Many times over, as I have worked with my kids, the thought has settled over me, “The gospel is the curriculum.”
Most recently was this Saturday as I helped Locke prepare a talk for church. His topic was “Respect,” and we brainstormed what respect looks like, sounds like and feels like. Then Chad told him a childhood story where he showed respect to his father.
Locke went to the computer to write up his talk. I sat next to him and paid bills as he typed the talk all by himself. He summarized the story using his own words. I helped him with spelling, punctuation, grammar and story development. We touched on paragraphing, apostrophes, capitalizing proper nouns, and commas in a series. A perfect little grammar lesson brought to you via a church talk.
Another time I thought, “The gospel is the curriculum” was in the middle of a Family Home Evening.
In this particular Family Home Evening, Locke conducted the meeting. He filled out the agenda which required reading, writing, and spelling. Plus he was learning how to follow an agenda, how to speak in front of people, and how to give assignments.
Elle led the music. She was trying to figure out the count on the song. Once she figured it out, she led us in a 4/4 pattern.
Croft gave the lesson. She researched, read, and summarized earlier in the day and wrote a lesson plan. I talked to her about effective teaching – coming up with an attention getter, asking questions, using scriptures, etc. She spoke to a group and managed our attention.
Crew made treats for the night. He followed a recipe and baked cookies. We had experience with fractions and volume and science.
This night, I was reassured, that if we are living the gospel to its potential, then we are doing enough.
Think about all that my children experienced from a one hour Family Home Evening: public speaking, math, music, science, research, reading, leadership and listening skills.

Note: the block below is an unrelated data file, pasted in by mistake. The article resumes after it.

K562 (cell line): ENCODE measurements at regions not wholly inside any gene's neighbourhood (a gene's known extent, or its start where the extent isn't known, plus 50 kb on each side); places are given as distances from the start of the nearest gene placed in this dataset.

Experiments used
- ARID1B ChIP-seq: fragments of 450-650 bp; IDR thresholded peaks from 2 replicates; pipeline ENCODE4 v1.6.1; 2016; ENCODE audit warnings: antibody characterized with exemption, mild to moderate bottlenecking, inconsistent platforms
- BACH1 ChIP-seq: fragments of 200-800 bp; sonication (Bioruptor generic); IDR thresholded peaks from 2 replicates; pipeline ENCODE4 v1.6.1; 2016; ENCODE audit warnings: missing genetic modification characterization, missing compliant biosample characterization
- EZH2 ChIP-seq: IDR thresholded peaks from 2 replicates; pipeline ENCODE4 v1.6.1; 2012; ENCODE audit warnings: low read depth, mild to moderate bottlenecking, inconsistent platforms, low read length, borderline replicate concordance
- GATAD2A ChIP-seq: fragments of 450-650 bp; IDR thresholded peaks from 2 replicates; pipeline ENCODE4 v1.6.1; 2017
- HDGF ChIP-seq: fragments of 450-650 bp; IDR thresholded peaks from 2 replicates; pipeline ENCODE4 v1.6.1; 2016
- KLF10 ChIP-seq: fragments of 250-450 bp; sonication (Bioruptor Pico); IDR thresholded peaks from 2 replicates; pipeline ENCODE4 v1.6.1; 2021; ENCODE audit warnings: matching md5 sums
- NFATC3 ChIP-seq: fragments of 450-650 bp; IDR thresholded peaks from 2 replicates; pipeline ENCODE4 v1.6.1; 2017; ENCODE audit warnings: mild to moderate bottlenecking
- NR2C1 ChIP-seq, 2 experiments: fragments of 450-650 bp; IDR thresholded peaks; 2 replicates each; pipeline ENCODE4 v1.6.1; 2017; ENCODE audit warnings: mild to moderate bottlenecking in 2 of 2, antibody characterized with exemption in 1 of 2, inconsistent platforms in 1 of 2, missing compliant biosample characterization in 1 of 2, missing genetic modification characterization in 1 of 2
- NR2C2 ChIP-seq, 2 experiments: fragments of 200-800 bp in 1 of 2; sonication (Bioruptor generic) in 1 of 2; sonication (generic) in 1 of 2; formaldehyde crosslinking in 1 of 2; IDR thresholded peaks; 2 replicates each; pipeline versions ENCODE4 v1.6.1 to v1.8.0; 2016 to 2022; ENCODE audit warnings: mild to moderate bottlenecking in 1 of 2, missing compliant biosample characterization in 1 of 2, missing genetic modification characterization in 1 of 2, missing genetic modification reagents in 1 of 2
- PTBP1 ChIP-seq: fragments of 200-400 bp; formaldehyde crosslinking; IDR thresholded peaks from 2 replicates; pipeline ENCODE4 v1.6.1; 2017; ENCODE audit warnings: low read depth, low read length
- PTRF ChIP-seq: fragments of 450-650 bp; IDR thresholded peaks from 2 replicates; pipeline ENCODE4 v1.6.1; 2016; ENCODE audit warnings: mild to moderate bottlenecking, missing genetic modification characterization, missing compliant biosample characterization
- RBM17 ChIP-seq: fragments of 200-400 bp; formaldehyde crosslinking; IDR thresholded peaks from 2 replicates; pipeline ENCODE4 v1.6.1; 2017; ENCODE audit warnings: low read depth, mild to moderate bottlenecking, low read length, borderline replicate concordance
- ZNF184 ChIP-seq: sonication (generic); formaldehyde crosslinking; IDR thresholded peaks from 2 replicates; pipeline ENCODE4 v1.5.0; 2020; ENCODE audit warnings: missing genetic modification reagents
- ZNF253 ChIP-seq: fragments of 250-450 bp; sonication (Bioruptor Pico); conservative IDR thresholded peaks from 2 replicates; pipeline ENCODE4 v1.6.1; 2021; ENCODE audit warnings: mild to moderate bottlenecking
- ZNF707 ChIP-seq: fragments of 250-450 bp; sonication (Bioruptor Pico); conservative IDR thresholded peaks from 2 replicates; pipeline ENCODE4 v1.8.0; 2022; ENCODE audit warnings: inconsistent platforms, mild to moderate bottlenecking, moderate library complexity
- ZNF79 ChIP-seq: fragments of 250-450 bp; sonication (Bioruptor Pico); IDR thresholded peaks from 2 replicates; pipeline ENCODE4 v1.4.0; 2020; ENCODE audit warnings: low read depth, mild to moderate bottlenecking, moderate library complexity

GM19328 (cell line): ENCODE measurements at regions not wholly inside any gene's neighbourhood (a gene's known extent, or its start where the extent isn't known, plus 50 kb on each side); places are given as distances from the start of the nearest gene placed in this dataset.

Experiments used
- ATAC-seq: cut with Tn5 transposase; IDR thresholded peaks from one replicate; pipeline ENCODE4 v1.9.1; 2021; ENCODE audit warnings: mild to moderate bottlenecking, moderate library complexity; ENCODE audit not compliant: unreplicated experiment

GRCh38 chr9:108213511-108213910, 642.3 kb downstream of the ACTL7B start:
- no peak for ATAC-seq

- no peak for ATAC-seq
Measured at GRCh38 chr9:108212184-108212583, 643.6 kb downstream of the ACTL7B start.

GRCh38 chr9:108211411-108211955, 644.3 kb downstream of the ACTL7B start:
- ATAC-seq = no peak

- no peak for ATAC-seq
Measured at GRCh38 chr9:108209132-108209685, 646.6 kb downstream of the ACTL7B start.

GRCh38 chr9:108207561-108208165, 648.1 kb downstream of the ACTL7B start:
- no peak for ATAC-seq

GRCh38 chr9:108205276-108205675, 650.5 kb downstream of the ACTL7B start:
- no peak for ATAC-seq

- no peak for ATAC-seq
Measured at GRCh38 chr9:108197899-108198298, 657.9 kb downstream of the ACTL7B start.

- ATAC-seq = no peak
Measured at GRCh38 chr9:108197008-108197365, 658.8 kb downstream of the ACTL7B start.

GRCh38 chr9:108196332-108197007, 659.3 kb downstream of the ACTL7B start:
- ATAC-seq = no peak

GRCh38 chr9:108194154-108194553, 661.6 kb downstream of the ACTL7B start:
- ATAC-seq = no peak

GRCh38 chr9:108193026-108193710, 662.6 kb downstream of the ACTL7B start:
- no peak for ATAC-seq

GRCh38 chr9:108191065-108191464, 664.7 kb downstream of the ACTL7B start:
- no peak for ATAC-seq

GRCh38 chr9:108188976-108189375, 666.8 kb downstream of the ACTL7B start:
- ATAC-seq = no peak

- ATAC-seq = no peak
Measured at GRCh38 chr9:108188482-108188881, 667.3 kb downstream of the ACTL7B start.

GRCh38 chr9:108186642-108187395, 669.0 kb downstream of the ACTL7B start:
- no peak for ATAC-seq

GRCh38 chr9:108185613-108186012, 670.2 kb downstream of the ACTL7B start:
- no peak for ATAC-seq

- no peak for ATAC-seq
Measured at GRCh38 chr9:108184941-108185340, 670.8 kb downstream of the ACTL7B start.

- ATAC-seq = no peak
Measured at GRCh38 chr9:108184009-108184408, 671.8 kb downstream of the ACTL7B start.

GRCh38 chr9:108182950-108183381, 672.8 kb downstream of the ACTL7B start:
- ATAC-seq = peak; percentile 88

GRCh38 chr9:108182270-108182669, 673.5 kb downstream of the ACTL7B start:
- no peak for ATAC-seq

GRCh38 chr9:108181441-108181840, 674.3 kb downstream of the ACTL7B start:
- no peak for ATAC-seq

Then you add in Sunday lessons, family scripture study, personal scripture study, Faith in God, Personal Progress, Scouts and Activity Days and we are covering the most important curriculum.
For example, Croft and Elle learned about art, coloring, time management, organization and service as they colored file folders games for kids in an orphanage in Peru. Elle was working on her Good Works project for Personal Progress and Croft was completing a requirement under “Serving Others” for her Faith in God award.
This month Crew learned to set up a tent, tie a square knot, cook outside, and purify water as he worked to finish a badge in Scouting.
And family scripture study alone covers reading aloud, reading fluency, vocabulary and listening comprehension.
The amount and diversity of learning that takes place within the structure and requirements of different gospel programs is impressive.
So many times we give way to the world’s curriculum. We let them dictate to us what we should be learning and where we should spend our time and energy. My reoccurring thought reminds me where to focus my time and efforts. It also comforts me that all will be okay if I give my best to where it matters most.
After all, “The gospel is the curriculum,” and it is enough.